Tarpons are big fish, with some measuring more than eight feet long. They have an industrial appearance, with glassy eyes and shiny scales that make them look armor-plated. They’re also at the top of the food chain in Bonaire (Netherlands Antilles), where they dwarf the barracuda, and sharks are scarce. These prehistoric predators spend their days hanging motionless under ledges and do their hunting by night. This can make for a thrilling and sometimes unnerving experience when diving after dark.

As the sun dipped below the horizon, our small group slipped into the water off the beach just across from Flamingo Airport’s sole runway. We switched on our underwater lights and kicked out toward the reef 100m from shore. I pressed the lens of my light against the sapphire crystal of my Panerai Luminor Submersible and held it there for 20 seconds. When I removed the light, the dial markers and hands glowed with nuclear intensity, living up to the Luminor name. I twisted the bezel to align the descent marker with the minute hand and kicked hard to catch up with the group, which was rapidly disappearing into the darkness.

Like the tarpons, Panerai’s Submersible dive watches also have an industrial appearance, their singular purpose apparent even to a casual observer. At 47mm, these watches make no illusion that they are intended for topside diversions. In fact, the massive size follows the specification laid down for the original Panerai dive watches of the 1930s and ’40s by the Italian Navy — large, legible under all conditions and extremely water-resistant. These watches – one of the first purpose-built dive watches ever – were studies in minimalism. They had cushion-shaped cases with welded strap bars, sturdy handwound Rolex pocket-watch movements, and lacked even a sweep seconds hand. Yet there is a certain steampunk aesthetic to most of the watches from Officine Panerai. The stenciled-out sandwich dials and half-moon crown protection device look whimsical, yet brutally functional.

Night diving is disorienting. Navigating on a dive can be a challenge even in daylight, due to the 360° nature of the environment. But at night, your world is reduced to the cone of light from your handheld torch. In Bonaire, the reef wall runs parallel with shore, so the trick is to use a luminescent compass and swim straight out from shore to the reef and then turn one way or the other, keeping the reef on one shoulder going out and on the other coming back. Landmarks that are useful during the day are nonexistent at night. Then again, it’s worth it because a whole world of sea life wakes up after dark — octopuses roam the bottom like ghosts; pale spotted eels that look like vipers slither among the rocks; and the coral itself wakes up, waving fronds to catch fish eggs floating on the current. And the tarpons are out hunting.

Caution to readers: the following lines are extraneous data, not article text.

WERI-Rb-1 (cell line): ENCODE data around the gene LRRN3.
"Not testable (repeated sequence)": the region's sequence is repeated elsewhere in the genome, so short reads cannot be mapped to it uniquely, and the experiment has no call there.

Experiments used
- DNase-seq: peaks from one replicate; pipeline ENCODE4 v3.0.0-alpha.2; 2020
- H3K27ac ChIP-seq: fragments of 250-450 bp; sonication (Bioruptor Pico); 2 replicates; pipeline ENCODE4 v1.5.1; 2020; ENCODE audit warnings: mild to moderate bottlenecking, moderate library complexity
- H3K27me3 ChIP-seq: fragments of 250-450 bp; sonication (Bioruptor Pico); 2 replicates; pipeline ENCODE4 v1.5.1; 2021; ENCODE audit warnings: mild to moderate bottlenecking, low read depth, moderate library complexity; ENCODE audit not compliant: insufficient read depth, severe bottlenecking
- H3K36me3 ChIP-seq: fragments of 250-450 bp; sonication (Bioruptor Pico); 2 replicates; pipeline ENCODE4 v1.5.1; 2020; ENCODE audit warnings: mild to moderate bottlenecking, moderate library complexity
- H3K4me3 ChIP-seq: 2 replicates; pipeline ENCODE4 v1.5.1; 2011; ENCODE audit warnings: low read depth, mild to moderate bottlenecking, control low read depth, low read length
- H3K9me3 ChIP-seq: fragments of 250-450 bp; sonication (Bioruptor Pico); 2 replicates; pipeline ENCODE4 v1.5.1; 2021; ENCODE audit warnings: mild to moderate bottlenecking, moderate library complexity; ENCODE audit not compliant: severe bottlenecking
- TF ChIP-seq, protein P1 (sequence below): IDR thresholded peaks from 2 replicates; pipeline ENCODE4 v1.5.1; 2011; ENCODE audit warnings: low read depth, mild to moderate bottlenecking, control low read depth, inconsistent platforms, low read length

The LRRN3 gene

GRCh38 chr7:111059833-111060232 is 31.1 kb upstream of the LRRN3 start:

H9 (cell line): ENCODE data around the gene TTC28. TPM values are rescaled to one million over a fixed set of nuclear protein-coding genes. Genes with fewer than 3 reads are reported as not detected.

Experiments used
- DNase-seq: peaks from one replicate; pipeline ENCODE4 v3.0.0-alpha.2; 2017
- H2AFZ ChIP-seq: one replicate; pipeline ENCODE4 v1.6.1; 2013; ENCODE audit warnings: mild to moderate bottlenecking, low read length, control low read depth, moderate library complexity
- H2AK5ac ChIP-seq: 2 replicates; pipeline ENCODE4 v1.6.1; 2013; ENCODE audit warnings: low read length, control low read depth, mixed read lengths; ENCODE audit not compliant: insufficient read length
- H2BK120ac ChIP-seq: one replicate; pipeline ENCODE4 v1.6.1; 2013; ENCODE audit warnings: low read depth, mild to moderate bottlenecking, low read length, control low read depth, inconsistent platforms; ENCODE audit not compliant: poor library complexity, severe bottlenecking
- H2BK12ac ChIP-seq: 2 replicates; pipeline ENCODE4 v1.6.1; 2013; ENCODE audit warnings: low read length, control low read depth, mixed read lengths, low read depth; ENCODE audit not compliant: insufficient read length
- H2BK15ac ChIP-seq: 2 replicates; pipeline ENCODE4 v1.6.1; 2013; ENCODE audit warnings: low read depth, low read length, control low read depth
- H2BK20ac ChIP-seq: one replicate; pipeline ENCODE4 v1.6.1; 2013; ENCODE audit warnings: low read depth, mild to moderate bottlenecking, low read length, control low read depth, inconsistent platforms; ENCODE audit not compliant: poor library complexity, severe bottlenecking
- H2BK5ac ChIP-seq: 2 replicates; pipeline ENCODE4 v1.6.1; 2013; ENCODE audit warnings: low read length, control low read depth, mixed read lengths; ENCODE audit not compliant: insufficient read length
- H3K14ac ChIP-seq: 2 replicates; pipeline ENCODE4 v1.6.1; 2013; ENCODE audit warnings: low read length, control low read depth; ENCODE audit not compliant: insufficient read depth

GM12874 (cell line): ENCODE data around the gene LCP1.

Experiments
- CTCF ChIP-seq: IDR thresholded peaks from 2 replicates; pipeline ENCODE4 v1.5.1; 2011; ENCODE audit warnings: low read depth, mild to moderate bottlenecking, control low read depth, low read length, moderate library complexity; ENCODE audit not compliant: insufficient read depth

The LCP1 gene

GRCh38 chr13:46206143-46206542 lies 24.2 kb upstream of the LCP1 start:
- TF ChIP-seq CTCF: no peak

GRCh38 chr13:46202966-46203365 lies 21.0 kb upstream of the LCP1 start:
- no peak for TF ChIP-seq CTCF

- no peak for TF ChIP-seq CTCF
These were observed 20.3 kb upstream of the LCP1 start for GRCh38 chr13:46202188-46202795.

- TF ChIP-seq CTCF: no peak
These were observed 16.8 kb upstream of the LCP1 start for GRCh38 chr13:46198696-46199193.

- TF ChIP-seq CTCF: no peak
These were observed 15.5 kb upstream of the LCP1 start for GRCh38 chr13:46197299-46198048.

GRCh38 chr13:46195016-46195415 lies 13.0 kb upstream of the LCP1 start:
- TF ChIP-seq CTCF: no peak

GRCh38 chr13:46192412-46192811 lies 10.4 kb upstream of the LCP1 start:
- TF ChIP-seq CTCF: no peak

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The Luminor Submersible 1950 3 Days, known more commonly, and succinctly, by its reference number, PAM 305, follows a string of preceding Submersibles that varied by depth rating, case material, dial configuration and size. What immediately distinguishes it from the rest is its dial, which, rather than featuring Panerai’s familiar rounded numerals, relies on more sober hash marks and dots. The dial itself is a matte black and, upon closer inspection, is found to be of a bead-blasted finish, which continues the watch’s almost severely functional appearance. The date cutout is no-frills also, a simple rectangular cutout in the dial revealing the number beneath. This is a watch that means business, and Paneristi who think their favorite brand has strayed too far from its “tool watch” roots need only look to the PAM 305 for reassurance that it hasn’t.

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At 47mm across and almost 18mm tall, I expected this Submersible to be a chore to wear. But the sculpted “Luminor 1950-style” case with its relatively short lugs and smooth corners lies nicely on the wrist, and the use of titanium as a case material keeps the watch downright comfortable. The PAM 305 comes fitted with one of the beefiest rubber straps I’ve ever seen: lug width on these watches is a whopping 26mm, and the strap itself sports Panerai’s massive bottle-opener buckle. Accordion-style ribs near the case form vents that serve to take up the slack in a compressed wetsuit underwater. Pull the strap tight over a neoprene sleeve to stretch out the vents at the surface, and as you descend and the sleeve shrinks due to water pressure, the vents relax and take in the excess.